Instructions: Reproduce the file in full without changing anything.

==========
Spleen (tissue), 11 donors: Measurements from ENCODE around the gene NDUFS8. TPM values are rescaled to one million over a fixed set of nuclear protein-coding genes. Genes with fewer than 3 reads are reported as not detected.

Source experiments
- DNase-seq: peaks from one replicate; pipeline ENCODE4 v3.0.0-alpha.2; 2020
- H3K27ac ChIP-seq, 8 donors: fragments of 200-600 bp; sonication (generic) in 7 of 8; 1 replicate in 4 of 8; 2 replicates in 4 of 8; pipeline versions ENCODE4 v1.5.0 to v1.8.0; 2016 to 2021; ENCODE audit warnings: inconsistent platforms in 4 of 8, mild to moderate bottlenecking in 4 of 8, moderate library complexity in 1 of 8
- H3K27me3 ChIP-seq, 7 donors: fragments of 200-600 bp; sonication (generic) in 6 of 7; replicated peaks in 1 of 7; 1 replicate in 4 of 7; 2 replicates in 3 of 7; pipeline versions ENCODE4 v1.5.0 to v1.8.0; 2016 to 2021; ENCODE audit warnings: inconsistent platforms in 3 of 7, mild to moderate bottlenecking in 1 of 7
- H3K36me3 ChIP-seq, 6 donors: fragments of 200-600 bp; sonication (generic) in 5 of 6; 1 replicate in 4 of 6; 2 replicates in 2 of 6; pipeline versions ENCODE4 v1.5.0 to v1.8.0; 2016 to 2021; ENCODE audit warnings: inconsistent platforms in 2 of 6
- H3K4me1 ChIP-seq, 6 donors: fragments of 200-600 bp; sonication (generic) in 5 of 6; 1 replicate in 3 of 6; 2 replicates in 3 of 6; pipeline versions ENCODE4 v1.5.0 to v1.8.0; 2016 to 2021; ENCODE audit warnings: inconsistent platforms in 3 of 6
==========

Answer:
Spleen (tissue), 11 donors: Measurements from ENCODE around the gene NDUFS8. TPM values are rescaled to one million over a fixed set of nuclear protein-coding genes. Genes with fewer than 3 reads are reported as not detected.

Source experiments
- DNase-seq: peaks from one replicate; pipeline ENCODE4 v3.0.0-alpha.2; 2020
- H3K27ac ChIP-seq, 8 donors: fragments of 200-600 bp; sonication (generic) in 7 of 8; 1 replicate in 4 of 8; 2 replicates in 4 of 8; pipeline versions ENCODE4 v1.5.0 to v1.8.0; 2016 to 2021; ENCODE audit warnings: inconsistent platforms in 4 of 8, mild to moderate bottlenecking in 4 of 8, moderate library complexity in 1 of 8
- H3K27me3 ChIP-seq, 7 donors: fragments of 200-600 bp; sonication (generic) in 6 of 7; replicated peaks in 1 of 7; 1 replicate in 4 of 7; 2 replicates in 3 of 7; pipeline versions ENCODE4 v1.5.0 to v1.8.0; 2016 to 2021; ENCODE audit warnings: inconsistent platforms in 3 of 7, mild to moderate bottlenecking in 1 of 7
- H3K36me3 ChIP-seq, 6 donors: fragments of 200-600 bp; sonication (generic) in 5 of 6; 1 replicate in 4 of 6; 2 replicates in 2 of 6; pipeline versions ENCODE4 v1.5.0 to v1.8.0; 2016 to 2021; ENCODE audit warnings: inconsistent platforms in 2 of 6
- H3K4me1 ChIP-seq, 6 donors: fragments of 200-600 bp; sonication (generic) in 5 of 6; 1 replicate in 3 of 6; 2 replicates in 3 of 6; pipeline versions ENCODE4 v1.5.0 to v1.8.0; 2016 to 2021; ENCODE audit warnings: inconsistent platforms in 3 of 6